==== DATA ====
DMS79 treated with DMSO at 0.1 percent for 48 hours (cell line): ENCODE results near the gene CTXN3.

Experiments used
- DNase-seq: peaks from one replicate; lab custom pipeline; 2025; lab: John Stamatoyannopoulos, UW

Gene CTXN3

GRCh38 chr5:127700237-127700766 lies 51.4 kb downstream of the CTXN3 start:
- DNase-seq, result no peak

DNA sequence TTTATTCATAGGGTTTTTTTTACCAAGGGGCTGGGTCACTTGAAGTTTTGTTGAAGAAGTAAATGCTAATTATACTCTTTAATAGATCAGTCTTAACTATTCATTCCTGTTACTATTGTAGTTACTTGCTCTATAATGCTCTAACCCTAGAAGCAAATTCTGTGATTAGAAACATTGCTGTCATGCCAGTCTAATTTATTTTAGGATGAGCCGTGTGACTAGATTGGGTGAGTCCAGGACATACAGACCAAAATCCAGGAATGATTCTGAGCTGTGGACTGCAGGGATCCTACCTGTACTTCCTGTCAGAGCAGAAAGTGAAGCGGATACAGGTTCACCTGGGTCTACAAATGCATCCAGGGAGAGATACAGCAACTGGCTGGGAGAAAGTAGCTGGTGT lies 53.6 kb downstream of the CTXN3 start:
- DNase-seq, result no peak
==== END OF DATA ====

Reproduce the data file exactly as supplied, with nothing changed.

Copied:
DMS79 treated with DMSO at 0.1 percent for 48 hours (cell line): ENCODE results near the gene CTXN3.

Experiments used
- DNase-seq: peaks from one replicate; lab custom pipeline; 2025; lab: John Stamatoyannopoulos, UW

Gene CTXN3

GRCh38 chr5:127700237-127700766 lies 51.4 kb downstream of the CTXN3 start:
- DNase-seq, result no peak

DNA sequence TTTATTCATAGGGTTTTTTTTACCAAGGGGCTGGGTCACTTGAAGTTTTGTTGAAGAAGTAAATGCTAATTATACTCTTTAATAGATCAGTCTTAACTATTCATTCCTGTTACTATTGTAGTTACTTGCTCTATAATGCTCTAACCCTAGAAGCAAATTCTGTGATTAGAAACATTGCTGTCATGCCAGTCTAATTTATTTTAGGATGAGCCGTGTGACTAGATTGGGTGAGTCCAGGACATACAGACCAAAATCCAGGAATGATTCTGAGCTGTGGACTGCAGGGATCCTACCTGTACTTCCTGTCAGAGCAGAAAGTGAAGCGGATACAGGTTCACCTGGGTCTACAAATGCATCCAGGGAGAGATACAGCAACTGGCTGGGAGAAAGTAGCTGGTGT lies 53.6 kb downstream of the CTXN3 start:
- DNase-seq, result no peak